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An abandoned quarantine station at the mouth of the Cape Fear River near Southport now has a light to warn boaters of the concrete slab in the water.
The 19th century station was the site of a 2012 boating accident that caused one death and several injuries.
According to reports, on Aug. 4, 2012, Ed and Barbara Lee Pierce of Wilmington and two other passengers were in the Pierce’s boat heading to Wilmington when they rammed into the concrete platform.
Barbara Pierce was killed in the accident while the other three were taken to New Hanover Regional Medical Center to treat their injuries.
Last year, around the anniversary of the accident, Congressman Mike McIntyre sent a letter to United States Coast Guard, Commandant Admiral Robert J. Papp, Jr., pointing out the structure is an incredibly dangerous impediment to boaters in the area.
He requested the US Coast Guard remove the remains of an abandoned quarantine station or make it more identifiable.
But he was told removing a concrete slab from the Cape Fear River is out of the USCG control.
McIntyre received a response Oct. 28 from Rear Admiral Steven Poulin, governmental and public affairs director stating the concrete slab, all that remains of the abandoned quarantine station that was used in the late 1800’s, was not marked because it is a considerable distance outside the navigable channel.
“The obstruction referred to in your letter is located 165 yards outside the boundaries of the Cape Fear River’s marked navigable channel, and has been in this same location since 1895,” Poulin wrote.
He added the remnants of the quarantine area are clearly depicted on national Oceanic and Atmospheric Administration charts of the area.
Poulin offered that if the state or other public or private entity decided to mark or remove the structure, the Coast Guard would provide technical assistance.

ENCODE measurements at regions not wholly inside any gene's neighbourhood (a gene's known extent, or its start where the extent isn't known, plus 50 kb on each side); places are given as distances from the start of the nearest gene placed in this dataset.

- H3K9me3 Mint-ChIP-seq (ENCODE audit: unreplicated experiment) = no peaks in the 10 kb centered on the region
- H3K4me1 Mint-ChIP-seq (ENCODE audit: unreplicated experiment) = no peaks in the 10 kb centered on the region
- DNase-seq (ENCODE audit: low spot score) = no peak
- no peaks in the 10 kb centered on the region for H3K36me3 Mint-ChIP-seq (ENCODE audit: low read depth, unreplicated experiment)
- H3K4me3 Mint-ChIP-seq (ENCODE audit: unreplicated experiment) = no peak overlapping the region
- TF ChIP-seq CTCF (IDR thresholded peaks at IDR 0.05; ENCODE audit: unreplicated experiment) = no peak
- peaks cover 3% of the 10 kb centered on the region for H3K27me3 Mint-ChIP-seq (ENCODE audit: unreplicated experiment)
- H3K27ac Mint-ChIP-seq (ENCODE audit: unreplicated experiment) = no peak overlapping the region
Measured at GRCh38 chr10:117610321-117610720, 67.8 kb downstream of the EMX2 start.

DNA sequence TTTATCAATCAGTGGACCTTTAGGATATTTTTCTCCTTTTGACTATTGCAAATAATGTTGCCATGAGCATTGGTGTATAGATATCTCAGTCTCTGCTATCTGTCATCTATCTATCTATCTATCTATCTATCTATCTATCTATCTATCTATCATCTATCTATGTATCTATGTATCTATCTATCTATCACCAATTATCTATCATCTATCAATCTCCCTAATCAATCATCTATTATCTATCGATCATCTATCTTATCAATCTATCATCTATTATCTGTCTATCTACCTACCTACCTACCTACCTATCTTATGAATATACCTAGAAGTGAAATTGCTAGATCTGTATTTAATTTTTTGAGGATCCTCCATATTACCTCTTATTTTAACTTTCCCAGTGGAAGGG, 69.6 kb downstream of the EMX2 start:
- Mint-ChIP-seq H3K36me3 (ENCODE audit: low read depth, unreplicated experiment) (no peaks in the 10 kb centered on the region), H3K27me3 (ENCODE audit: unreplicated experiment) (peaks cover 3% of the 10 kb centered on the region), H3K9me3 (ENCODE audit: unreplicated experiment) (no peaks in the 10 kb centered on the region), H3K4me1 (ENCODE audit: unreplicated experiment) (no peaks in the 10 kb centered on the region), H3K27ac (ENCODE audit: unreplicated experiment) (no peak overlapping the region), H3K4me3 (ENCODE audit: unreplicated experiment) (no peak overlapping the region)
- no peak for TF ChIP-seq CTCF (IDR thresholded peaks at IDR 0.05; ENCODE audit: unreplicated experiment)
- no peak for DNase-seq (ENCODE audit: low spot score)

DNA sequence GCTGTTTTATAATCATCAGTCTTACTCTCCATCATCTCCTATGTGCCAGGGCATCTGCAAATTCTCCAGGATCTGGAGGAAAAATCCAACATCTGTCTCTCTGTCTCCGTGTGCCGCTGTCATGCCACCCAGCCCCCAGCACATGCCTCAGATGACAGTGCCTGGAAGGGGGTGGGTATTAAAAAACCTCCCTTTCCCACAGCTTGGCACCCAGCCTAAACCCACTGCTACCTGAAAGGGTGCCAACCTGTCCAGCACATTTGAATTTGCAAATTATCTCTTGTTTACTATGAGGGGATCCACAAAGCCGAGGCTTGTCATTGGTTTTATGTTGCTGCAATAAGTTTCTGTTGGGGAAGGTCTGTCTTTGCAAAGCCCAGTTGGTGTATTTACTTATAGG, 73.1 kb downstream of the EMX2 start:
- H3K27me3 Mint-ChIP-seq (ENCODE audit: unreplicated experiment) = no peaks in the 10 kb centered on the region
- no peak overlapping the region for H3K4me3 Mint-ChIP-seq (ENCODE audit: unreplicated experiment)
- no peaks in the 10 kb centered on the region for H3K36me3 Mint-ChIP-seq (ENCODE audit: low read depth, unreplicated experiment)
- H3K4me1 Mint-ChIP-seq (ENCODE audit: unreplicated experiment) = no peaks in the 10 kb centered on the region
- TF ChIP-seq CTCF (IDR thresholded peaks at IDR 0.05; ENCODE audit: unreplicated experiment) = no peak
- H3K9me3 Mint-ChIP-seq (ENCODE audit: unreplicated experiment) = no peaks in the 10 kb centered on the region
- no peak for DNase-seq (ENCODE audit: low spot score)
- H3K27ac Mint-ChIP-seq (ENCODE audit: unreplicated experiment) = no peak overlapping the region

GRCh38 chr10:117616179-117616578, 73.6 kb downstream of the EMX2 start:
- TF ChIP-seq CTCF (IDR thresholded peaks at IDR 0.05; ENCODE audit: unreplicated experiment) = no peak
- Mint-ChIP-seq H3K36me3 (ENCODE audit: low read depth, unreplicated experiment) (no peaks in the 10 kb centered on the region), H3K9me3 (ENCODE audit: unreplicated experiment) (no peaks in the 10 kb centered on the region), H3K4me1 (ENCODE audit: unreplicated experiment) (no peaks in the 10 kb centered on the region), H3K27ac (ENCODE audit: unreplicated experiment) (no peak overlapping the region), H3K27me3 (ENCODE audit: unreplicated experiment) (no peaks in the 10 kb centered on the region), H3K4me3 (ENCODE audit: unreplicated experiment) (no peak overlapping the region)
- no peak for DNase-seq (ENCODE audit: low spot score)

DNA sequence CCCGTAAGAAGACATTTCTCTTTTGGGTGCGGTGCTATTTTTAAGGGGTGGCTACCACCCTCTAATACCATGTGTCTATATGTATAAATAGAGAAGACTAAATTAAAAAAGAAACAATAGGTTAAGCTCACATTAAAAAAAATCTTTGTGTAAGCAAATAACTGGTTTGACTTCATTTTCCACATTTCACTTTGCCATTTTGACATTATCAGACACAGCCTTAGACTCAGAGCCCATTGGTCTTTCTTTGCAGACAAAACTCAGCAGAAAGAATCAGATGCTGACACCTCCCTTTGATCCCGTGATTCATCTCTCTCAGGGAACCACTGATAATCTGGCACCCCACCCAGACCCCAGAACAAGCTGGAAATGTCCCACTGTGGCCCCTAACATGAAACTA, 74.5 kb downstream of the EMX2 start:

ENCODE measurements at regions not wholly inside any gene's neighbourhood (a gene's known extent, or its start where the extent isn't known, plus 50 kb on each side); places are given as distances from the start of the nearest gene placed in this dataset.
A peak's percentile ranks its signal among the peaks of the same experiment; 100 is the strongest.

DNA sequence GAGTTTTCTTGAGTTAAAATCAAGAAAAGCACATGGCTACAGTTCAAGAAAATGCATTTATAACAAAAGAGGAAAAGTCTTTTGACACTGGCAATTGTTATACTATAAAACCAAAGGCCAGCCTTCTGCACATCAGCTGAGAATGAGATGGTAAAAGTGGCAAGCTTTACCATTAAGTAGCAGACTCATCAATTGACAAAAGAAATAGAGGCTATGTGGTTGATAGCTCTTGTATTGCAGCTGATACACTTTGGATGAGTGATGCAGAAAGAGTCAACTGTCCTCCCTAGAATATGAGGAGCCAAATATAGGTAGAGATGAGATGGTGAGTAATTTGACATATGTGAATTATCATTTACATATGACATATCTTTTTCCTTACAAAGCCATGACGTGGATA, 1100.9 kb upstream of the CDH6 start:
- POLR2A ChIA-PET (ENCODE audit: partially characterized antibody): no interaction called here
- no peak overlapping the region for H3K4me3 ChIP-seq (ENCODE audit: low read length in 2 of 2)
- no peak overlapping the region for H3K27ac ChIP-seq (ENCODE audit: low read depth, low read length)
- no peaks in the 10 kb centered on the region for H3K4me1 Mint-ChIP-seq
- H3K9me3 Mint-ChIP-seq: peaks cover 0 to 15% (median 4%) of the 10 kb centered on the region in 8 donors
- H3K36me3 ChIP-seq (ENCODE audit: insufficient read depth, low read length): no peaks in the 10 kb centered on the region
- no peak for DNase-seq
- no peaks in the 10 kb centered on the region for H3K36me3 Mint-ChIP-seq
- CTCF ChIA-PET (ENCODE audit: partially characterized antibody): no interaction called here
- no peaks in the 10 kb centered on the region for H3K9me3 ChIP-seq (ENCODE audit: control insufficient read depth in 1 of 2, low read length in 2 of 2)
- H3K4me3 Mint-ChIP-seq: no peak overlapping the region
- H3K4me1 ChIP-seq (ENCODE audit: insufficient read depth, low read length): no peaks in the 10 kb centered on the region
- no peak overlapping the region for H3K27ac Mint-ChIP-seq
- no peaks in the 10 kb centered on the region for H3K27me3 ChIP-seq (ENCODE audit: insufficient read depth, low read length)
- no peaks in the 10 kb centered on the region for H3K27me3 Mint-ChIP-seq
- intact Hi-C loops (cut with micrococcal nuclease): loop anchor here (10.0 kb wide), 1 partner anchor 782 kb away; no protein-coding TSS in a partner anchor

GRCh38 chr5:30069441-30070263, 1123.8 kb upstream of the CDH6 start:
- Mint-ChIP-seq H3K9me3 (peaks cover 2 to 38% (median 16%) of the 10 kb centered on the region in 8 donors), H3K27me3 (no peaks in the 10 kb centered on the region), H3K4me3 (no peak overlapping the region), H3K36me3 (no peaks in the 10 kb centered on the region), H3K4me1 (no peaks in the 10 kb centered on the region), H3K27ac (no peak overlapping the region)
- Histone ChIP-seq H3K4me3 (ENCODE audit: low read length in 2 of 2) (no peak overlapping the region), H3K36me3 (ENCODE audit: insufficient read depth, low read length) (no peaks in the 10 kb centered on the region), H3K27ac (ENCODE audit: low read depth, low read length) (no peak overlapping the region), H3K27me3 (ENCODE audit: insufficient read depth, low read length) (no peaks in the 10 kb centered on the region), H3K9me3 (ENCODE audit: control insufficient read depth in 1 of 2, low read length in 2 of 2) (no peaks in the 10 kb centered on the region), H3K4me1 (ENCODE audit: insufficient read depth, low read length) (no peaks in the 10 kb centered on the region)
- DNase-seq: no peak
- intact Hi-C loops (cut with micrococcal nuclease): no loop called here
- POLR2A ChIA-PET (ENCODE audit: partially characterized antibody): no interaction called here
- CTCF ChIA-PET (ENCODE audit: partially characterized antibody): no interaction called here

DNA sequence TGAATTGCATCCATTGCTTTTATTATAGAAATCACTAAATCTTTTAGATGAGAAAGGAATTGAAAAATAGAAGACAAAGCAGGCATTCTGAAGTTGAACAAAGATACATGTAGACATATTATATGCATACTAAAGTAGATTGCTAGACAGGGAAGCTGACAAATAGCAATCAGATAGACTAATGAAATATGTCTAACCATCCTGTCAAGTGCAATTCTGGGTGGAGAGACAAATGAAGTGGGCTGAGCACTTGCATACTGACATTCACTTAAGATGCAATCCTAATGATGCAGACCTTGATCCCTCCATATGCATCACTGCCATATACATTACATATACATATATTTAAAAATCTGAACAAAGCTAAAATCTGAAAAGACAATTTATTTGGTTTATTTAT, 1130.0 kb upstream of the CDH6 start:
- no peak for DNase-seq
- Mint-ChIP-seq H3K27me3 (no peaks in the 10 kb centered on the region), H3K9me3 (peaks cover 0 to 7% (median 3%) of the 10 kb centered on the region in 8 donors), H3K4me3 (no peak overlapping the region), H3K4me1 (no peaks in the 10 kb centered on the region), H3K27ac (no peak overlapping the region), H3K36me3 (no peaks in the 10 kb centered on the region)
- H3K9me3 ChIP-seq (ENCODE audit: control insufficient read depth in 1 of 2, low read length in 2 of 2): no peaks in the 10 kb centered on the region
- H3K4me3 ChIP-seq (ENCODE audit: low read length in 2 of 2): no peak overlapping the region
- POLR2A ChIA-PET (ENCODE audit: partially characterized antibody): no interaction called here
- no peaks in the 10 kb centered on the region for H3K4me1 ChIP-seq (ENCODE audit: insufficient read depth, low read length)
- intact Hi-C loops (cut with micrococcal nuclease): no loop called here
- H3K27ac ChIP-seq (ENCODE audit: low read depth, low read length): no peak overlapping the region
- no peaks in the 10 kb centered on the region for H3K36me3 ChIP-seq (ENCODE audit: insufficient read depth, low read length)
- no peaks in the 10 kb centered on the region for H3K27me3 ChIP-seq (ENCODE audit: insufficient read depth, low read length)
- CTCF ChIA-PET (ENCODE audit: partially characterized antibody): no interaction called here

Pierce continued to work to have the concrete slab marked for other boaters, filing a Private Aids to Navigation Application with the U.S. Department of Homeland Security and the USCG.
According to a statement released by Petty Officer 3rd Class Nate Littlejohn, Coast Guard 5th District Public Affairs, the applicant obtained permission from the 5th District commander to establish a Private Aid to Navigation to mark the platform in July.
“The Coast Guard review and approval process ensures the characteristics of a private aid to navigation conform to the standard U.S. system to aids. The light's installation, maintenance and operation is done solely by and at the expense of the operator,” Littlejohn said.
Littlejohn also provided the Local Notice to Mariners that said, “on (Aug. 3, 2014) Cape Fear River Warning Light (LLNR 30477/40017) will be established … The aid marks an unlit structure just outside the Cape Fear River Channel.
McIntyre was contacted for comment after the light approval was announced.
McIntyre applauded the announcement from U.S. Coast Guard that it approved the private aid to navigation application, filed by Ed Pierce, clearing the way for him to install a special light on the remaining structure of an abandoned quarantine station upriver from Southport.
“I hope that the new special lighting on the platform will improve the safety of all those who travel our waterways!” McIntyre said
Brian Slattery is a staff writer for The Brunswick Beacon. Reach him at 754-6890 or email@example.com.